Our mission is to improve the quality of life for BIPOC who are affected by IBD, Digestive Disorders and associated Chronic Illnesses; through Community, Research, Education, and Advocacy.

Bathroom Break Card


Become a Member to receive your “Gotta Go, Right Now!” Card below:

If you have an IBD (Inflammatory Bowel Disease) or an Ostomy, you know how quickly your symptoms can go from zero to 100  (real quick!). When you’ve gotta go, you GOTTA GO…now. Going out in public can be challenging in general, but especially if you don’t know where the restrooms are or if you will even have access to them. Our hope is that our “Gotta Go, Right Now” card will open doors to increasing your quality of life, when you do decide to leave your home and/or safe space.

The Restroom Access Act

The Restroom Access Act

The Restroom Access Act (also known as Ally’s Law or the Crohn’s & Colitis Fairness Act) requires retail establishments to allow people with certain medical conditions, such as an IBD, to access an employee restroom if no public facilities are available and they need to go. Ally’s Law is a state based legislative initiative.

Ally’s Law ensures access for persons with certain medical conditions, including Crohn’s Disease, Ulcerative Colitis, IBS,  any condition with an Ostomy, and Pregnancy as a medical condition.


Each State’s requirements may vary, but in general, Ally’s law applies when these conditions are met:

  • When the retail establishment has two or more employees currently working
  • When the employee-only restroom is in a location that is both safe to the patient and not an obvious security risk to the retail establishment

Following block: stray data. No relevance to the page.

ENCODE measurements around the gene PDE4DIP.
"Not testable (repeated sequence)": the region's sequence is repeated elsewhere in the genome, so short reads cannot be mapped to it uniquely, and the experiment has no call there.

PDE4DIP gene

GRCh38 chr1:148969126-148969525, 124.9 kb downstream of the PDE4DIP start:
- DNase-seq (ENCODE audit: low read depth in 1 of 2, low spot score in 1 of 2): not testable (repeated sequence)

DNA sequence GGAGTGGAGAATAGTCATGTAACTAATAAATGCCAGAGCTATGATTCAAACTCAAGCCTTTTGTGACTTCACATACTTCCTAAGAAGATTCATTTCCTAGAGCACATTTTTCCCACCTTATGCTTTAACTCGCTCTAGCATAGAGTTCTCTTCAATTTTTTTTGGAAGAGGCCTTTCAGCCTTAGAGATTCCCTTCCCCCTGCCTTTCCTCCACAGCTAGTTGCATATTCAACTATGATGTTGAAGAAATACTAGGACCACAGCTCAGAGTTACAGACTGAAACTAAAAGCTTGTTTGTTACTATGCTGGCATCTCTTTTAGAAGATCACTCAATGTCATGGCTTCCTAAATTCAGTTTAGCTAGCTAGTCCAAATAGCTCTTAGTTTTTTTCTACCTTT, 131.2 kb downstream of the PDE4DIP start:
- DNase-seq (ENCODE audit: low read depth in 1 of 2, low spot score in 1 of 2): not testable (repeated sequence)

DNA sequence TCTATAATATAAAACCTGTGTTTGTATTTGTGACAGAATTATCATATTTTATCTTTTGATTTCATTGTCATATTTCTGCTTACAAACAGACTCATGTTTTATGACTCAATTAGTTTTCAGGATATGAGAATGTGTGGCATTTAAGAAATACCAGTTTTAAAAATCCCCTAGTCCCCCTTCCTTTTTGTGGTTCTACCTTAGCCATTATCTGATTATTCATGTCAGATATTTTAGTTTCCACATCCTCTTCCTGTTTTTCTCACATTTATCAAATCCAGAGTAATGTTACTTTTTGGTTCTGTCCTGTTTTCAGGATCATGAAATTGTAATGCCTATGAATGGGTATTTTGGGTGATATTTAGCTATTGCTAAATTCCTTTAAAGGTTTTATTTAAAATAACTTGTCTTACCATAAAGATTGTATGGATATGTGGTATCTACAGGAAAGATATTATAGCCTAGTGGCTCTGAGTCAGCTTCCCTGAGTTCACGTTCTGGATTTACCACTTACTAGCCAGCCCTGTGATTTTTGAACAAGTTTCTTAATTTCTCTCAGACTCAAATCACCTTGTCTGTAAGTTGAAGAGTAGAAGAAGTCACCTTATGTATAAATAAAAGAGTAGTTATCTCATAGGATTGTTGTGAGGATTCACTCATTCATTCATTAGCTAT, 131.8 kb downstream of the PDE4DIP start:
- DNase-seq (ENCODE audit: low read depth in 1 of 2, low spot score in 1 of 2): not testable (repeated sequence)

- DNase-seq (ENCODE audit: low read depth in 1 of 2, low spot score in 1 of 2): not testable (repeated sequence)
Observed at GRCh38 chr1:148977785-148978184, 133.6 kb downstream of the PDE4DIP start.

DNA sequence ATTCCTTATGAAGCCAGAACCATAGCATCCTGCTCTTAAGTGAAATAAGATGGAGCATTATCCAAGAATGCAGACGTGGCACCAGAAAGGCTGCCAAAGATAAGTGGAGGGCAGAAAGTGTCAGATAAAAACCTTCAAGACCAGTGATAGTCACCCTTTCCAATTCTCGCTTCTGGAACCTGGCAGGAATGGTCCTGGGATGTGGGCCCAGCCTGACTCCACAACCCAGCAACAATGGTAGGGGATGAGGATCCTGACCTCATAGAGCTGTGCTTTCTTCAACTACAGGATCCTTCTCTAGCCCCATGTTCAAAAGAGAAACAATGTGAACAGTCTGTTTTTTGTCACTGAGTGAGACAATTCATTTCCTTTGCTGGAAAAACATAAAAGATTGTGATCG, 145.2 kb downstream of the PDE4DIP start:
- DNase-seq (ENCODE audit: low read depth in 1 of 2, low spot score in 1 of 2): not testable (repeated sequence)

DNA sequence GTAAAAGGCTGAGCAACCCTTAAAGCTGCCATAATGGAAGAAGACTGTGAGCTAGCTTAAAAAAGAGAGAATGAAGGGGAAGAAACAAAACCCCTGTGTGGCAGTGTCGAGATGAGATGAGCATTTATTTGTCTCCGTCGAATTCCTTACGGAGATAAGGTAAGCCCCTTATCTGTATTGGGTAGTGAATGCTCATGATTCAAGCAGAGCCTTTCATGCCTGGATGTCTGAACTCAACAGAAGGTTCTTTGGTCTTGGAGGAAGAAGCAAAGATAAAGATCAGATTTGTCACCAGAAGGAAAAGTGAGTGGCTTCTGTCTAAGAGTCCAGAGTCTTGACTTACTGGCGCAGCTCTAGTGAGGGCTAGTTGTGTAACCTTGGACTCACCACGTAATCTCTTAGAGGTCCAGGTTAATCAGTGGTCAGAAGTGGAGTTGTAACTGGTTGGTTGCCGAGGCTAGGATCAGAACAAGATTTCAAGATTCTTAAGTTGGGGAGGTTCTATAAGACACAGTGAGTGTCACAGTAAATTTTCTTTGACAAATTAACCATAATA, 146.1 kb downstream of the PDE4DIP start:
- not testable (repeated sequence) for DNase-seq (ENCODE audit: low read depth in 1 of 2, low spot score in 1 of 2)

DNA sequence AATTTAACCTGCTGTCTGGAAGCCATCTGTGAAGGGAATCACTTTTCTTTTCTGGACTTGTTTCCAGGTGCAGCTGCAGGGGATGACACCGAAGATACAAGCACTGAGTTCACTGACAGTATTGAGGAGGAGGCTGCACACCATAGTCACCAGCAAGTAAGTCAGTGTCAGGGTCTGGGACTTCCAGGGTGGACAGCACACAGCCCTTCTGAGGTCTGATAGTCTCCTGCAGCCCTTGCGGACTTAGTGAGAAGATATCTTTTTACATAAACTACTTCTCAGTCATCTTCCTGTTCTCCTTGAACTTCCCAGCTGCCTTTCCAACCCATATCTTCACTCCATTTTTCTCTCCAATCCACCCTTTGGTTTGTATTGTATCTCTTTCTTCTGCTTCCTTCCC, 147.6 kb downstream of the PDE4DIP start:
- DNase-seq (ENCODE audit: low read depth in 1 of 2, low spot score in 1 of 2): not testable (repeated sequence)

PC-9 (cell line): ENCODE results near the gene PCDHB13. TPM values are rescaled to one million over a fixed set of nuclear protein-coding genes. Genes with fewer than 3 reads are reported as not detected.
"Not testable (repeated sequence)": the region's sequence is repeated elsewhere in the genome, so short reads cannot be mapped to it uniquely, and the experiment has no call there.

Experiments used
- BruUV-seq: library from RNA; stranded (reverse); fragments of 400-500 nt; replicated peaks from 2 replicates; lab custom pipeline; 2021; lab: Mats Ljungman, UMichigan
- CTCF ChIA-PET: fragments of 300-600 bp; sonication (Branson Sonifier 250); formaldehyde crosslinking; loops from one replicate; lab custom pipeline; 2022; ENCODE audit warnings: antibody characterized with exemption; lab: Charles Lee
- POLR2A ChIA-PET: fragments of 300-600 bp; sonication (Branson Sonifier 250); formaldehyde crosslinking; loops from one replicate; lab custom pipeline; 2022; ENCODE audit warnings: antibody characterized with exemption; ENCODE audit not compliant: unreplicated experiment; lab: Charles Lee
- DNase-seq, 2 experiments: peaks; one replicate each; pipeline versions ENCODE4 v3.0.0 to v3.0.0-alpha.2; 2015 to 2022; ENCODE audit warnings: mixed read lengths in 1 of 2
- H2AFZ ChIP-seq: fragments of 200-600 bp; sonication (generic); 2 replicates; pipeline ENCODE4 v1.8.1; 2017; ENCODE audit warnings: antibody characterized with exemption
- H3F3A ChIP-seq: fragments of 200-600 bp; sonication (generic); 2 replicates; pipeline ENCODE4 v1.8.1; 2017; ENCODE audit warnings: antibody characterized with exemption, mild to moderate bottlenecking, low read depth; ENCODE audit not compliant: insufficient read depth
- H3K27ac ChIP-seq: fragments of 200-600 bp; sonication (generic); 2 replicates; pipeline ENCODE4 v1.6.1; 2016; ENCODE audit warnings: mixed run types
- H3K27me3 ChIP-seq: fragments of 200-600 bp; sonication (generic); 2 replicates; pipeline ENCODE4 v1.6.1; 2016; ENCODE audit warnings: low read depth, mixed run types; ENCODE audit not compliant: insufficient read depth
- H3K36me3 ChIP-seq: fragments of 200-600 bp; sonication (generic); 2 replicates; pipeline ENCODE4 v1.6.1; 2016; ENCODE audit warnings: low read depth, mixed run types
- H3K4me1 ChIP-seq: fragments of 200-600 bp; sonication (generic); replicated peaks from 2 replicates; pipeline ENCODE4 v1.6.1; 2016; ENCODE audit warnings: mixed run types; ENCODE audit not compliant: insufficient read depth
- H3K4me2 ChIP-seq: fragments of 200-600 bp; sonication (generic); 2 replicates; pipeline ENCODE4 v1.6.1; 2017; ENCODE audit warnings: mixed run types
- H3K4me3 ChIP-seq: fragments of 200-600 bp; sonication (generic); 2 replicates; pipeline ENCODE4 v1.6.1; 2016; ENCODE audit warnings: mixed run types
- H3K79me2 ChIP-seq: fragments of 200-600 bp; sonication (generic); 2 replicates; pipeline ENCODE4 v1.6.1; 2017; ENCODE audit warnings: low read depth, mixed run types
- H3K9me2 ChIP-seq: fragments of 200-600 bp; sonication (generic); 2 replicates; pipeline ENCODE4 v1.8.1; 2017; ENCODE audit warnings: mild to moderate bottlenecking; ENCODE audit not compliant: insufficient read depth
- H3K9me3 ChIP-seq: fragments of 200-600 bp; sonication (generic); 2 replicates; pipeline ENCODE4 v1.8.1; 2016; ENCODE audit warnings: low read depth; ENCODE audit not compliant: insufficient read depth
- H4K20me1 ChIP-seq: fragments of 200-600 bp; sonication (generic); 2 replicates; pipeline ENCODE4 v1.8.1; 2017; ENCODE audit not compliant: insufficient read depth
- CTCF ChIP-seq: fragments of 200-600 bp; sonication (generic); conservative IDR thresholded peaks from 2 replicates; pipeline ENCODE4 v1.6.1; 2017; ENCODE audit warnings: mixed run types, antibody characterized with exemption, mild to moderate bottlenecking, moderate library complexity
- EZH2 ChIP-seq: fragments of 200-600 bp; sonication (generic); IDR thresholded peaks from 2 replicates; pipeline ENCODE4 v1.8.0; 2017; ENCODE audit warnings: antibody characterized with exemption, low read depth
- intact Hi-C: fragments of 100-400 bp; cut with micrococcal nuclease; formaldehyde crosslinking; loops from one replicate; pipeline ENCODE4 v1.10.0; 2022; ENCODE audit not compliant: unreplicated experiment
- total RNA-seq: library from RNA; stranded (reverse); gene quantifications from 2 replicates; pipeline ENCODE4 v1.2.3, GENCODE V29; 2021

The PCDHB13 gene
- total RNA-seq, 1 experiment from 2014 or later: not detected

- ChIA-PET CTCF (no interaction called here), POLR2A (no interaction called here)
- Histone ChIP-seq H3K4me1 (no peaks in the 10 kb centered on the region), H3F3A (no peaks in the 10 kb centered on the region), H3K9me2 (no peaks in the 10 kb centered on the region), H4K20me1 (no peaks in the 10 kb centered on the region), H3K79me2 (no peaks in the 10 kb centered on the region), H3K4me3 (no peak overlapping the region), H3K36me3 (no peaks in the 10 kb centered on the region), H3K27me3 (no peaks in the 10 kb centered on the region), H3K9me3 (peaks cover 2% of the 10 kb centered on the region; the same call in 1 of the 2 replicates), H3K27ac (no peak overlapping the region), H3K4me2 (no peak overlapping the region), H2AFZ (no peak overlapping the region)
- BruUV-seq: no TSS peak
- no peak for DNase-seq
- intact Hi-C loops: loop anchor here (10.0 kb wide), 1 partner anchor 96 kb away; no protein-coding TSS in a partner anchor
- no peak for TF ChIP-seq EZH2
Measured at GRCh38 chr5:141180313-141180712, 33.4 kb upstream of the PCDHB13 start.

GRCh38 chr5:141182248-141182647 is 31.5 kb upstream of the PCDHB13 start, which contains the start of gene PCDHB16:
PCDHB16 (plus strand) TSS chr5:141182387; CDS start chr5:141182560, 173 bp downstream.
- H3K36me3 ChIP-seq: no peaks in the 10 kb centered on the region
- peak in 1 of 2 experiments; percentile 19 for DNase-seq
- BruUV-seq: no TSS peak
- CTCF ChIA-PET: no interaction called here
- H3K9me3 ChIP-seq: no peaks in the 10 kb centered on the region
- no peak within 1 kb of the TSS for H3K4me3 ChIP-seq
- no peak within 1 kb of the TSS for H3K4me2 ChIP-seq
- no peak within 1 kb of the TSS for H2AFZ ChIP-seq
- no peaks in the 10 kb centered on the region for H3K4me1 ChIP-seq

Your stay may require the patient to present a document signed by a medical professional attesting to their disease:

  • Many health department state sites provide access to documents for use with Ally’s Law in approved states.
  • COCCI provides “Gotta Go , Right Now” cards

Why is Restroom Access Important?

Living with Crohn’s disease or ulcerative colitis can cause individuals to suffer with debilitating urgency, causing immediate unplanned use of a restroom. Without access, individuals risk having an uncontrolled and embarrassing accident. Due to toilet anxiety, many IBD patients worry about whether or not they will have access to a restroom in public, and because of this, they often resist venturing outside of their homes. Many retails establishments do not have have public restrooms available, and because patients have been denied access, they are faced with the mental and emotional challenges of having an accident.

Join Our Community

Find us on the following platforms and join the conversation!

Subscribe to our newsletter!

Never miss an update. Receive periodic emails from us, and cancel at any time.

This field is for validation purposes and should be left unchanged.